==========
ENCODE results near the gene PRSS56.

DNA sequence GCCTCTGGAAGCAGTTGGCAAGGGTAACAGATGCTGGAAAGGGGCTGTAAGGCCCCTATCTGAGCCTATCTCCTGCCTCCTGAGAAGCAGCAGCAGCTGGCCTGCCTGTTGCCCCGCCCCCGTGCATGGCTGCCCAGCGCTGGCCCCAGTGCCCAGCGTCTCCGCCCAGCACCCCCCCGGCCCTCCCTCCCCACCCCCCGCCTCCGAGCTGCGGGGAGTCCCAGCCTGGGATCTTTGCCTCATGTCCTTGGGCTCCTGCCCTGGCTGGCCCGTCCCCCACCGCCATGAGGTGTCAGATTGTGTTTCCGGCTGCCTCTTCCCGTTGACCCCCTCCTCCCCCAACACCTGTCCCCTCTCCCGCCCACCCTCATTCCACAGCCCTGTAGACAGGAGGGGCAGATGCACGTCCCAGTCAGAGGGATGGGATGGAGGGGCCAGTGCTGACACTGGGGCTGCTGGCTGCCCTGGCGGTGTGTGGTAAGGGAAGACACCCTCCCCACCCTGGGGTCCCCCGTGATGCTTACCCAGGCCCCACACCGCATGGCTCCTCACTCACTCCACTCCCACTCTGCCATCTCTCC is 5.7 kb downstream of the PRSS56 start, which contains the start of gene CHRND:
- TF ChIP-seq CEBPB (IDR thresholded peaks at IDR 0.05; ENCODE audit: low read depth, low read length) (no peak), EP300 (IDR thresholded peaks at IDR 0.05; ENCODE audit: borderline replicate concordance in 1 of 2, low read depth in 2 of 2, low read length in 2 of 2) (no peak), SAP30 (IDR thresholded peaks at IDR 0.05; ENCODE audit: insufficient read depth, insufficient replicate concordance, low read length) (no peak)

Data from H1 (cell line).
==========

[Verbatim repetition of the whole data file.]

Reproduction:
ENCODE results near the gene PRSS56.

DNA sequence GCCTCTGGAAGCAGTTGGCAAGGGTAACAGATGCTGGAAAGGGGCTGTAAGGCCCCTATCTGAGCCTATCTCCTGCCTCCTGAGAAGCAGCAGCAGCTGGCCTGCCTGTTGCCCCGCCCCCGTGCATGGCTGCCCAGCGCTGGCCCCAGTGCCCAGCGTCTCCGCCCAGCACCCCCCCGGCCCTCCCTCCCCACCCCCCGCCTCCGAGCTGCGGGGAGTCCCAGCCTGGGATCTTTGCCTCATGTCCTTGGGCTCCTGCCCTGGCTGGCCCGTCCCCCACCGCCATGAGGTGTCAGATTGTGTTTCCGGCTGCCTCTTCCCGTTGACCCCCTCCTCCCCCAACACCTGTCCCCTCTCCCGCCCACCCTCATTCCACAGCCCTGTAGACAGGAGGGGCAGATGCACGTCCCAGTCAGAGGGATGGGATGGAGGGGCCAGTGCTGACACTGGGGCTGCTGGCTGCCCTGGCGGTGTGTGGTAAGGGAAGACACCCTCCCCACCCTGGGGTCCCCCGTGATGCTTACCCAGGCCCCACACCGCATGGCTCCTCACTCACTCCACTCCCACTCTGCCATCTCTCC is 5.7 kb downstream of the PRSS56 start, which contains the start of gene CHRND:
- TF ChIP-seq CEBPB (IDR thresholded peaks at IDR 0.05; ENCODE audit: low read depth, low read length) (no peak), EP300 (IDR thresholded peaks at IDR 0.05; ENCODE audit: borderline replicate concordance in 1 of 2, low read depth in 2 of 2, low read length in 2 of 2) (no peak), SAP30 (IDR thresholded peaks at IDR 0.05; ENCODE audit: insufficient read depth, insufficient replicate concordance, low read length) (no peak)

Data from H1 (cell line).